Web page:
“I know of two kids right now that are going through deaths in their family, so I’ll check in with them and see how they’re doing. Somebody’s always going through something, but you won’t know unless you put yourself out there a little bit and get to know these kids - find out things that aren’t just the standard stuff; it’s not just about the stopwatch or what place you get or how many points you score; they’re people, and I’m going to get to know them. All those things matter. If you take care of the person, their performance takes care of itself.”

This applies to the classroom, as well. 

“That helps hold students accountable, and it helps them feel a little bit more motivated to want to do well for you because they have that relationship. They don’t want to let you down; they want to work hard. They know you’re expecting them to work hard,” Ann said. 

When you know your students, you can identify any issue they’re facing early on before it becomes a problem. 

“We’ve been doing this stuff long enough now that we can see before the wheels fall off … so we can try and help them correct their direction before things start to unravel for them as a student,” Ann said. “Thankfully, in the programs that we teach in, we see a lot of those students every day, as students and as student-athletes, so it’s pretty easy to tell whether this is a normal thing for them or not, and we know their personalities well enough to know if someone’s usually really talkative and today they’re just kind of sitting there, there must be something going on.”

Shayne said some of the kids on the team are very attached to Ann. One such student-athlete, whom Ann describes as a “super sweet girl,” wrote an essay about her.

“She had an assignment that she needed to write an essay about someone who had been really influential in their lives, and she decided to write it about me, and I almost cried,” Ann said. “That meant a lot, that she felt that the connection was the same as I felt it was, that I had been able to help her out so much.”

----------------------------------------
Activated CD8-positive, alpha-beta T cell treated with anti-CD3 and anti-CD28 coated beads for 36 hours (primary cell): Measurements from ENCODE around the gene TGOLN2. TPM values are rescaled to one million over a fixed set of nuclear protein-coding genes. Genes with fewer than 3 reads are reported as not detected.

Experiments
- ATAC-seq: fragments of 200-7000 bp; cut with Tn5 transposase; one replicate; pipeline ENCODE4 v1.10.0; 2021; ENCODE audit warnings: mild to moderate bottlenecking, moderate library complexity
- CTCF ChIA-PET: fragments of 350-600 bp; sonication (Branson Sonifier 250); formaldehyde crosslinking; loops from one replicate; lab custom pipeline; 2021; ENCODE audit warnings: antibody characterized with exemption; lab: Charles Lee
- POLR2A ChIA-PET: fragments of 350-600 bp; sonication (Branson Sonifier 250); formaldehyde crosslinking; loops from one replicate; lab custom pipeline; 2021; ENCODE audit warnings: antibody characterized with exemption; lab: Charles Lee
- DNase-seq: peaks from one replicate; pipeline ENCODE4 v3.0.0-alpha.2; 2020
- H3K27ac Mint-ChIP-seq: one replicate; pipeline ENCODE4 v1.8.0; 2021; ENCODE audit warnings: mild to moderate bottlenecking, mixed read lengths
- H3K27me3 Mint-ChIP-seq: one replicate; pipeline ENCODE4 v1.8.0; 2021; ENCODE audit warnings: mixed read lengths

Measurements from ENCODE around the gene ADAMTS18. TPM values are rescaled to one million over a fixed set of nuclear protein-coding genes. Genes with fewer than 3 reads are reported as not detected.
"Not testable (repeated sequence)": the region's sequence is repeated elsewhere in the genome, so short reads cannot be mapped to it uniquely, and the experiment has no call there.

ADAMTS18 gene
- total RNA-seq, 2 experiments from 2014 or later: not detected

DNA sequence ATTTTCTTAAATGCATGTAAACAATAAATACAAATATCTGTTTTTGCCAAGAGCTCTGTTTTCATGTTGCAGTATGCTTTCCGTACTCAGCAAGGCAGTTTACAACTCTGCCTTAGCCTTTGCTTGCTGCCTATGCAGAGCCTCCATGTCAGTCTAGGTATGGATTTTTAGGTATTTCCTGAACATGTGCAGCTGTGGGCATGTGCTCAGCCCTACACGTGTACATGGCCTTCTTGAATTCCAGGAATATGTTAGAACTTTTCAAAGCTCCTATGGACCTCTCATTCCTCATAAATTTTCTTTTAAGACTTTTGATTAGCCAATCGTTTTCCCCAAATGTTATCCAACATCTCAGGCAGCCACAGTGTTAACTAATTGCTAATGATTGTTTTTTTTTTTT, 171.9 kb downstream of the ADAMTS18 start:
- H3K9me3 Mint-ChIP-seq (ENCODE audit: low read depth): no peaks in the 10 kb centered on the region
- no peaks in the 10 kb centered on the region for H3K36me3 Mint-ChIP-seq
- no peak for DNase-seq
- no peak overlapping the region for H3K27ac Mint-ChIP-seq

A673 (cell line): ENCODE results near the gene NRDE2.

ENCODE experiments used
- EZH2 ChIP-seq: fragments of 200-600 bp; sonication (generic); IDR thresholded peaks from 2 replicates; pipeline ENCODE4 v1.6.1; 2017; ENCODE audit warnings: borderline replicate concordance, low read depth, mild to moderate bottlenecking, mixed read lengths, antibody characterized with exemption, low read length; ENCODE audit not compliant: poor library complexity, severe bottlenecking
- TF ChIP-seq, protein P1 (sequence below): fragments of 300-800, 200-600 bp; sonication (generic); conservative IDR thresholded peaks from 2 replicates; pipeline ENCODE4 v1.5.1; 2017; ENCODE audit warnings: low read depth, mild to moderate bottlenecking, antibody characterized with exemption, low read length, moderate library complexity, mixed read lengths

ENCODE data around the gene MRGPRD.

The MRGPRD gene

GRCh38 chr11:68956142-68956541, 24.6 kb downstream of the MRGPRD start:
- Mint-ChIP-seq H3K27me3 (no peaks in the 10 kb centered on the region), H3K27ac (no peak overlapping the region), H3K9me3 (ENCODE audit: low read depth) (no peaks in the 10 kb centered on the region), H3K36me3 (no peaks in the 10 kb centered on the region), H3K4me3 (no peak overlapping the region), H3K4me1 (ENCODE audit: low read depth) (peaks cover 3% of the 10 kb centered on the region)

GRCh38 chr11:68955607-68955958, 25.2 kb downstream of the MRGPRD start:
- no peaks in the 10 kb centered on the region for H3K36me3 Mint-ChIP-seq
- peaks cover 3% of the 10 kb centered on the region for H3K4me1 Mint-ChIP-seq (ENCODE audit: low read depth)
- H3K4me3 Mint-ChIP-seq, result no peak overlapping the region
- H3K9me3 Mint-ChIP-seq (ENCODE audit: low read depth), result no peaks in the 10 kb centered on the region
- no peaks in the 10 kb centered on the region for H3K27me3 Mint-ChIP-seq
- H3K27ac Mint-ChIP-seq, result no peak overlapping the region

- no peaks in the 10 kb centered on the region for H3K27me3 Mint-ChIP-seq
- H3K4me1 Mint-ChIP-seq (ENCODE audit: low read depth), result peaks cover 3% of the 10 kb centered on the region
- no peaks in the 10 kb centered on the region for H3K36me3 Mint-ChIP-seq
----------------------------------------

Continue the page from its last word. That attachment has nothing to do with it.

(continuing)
Ann said she tries to be a positive female role model for women like her. 

“A lot of it centers around being assertive and showing men that women can be assertive and want things and work for things and take what they deserve. They can earn these things, and they have a right to be able to earn these things,” she said. 

Under the supportive environment the couple have created, their student-athletes are flourishing.

In six seasons, Shayne has led the Blue Hawks to 15 conference titles in the North Star Athletic Conference, and they hold 26 North Star Conference records, 22 most valuable athletes, and 132 individual conference champions. They’ve broken 21 DSU records and had 15 NAIA All-American performances. 

Their students aren’t just good athletes, they’re also good people, and at the end of the day, teaching and coaching, Shayne said, is about “developing young people.”

When the men’s team won the conference meet for the first time in five years, the women’s team was happy and supportive of the men’s team. 

“The most rewarding thing for me was not that my status was changed by a win, it was that those girls were so selflessly happy for those guys. It was awesome. I felt so proud of the girls,” Shayne said. 

Creating this type of supportive environment, one in which students and athletes both thrive, is much easier at DSU than at other places the Wittkopps have worked. 

“In Washington state where I would teach classes, it was nothing for me to have 60 kids in a class, and I think I’ve got 22 in my biggest class this year (at DSU),” Shayne said. 

Shayne doesn’t want student-athletes to think of choosing a smaller university as closing any doors. 

“You can go and do whatever it is that you want, but you can always come back,” he said. 

Just like the Wittkopps did. 

Written by Kayla Henson, Dickinson State University writer